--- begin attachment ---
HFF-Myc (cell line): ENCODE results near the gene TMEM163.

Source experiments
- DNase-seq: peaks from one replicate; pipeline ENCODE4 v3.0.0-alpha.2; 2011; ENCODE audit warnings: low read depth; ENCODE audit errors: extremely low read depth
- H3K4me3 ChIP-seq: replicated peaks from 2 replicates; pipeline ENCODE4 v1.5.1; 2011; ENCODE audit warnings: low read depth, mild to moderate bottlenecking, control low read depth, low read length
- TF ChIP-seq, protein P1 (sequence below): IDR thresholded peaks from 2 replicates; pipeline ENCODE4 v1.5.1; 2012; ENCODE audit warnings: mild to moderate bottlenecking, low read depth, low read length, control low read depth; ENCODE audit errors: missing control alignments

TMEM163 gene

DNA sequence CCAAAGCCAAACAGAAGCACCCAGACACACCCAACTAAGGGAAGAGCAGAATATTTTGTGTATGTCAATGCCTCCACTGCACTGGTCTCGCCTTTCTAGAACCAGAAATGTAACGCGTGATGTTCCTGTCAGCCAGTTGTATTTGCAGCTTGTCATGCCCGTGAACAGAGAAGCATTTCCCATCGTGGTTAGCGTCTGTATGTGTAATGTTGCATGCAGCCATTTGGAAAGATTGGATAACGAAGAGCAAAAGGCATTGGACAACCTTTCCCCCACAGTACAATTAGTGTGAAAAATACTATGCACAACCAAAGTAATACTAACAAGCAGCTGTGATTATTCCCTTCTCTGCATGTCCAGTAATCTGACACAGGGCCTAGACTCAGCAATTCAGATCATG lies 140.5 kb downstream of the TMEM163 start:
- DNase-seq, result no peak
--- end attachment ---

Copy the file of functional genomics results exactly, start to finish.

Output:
HFF-Myc (cell line): ENCODE results near the gene TMEM163.

Source experiments
- DNase-seq: peaks from one replicate; pipeline ENCODE4 v3.0.0-alpha.2; 2011; ENCODE audit warnings: low read depth; ENCODE audit errors: extremely low read depth
- H3K4me3 ChIP-seq: replicated peaks from 2 replicates; pipeline ENCODE4 v1.5.1; 2011; ENCODE audit warnings: low read depth, mild to moderate bottlenecking, control low read depth, low read length
- TF ChIP-seq, protein P1 (sequence below): IDR thresholded peaks from 2 replicates; pipeline ENCODE4 v1.5.1; 2012; ENCODE audit warnings: mild to moderate bottlenecking, low read depth, low read length, control low read depth; ENCODE audit errors: missing control alignments

TMEM163 gene

DNA sequence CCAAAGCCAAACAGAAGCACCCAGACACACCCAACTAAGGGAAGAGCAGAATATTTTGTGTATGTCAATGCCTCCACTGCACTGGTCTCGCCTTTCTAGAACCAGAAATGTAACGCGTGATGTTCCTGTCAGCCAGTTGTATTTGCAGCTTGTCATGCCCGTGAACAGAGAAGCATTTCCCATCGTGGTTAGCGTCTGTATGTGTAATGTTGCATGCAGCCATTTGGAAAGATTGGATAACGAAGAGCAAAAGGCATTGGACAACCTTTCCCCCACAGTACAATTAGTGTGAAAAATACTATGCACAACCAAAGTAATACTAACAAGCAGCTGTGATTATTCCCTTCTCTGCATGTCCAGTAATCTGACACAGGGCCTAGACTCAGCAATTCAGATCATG lies 140.5 kb downstream of the TMEM163 start:
- DNase-seq, result no peak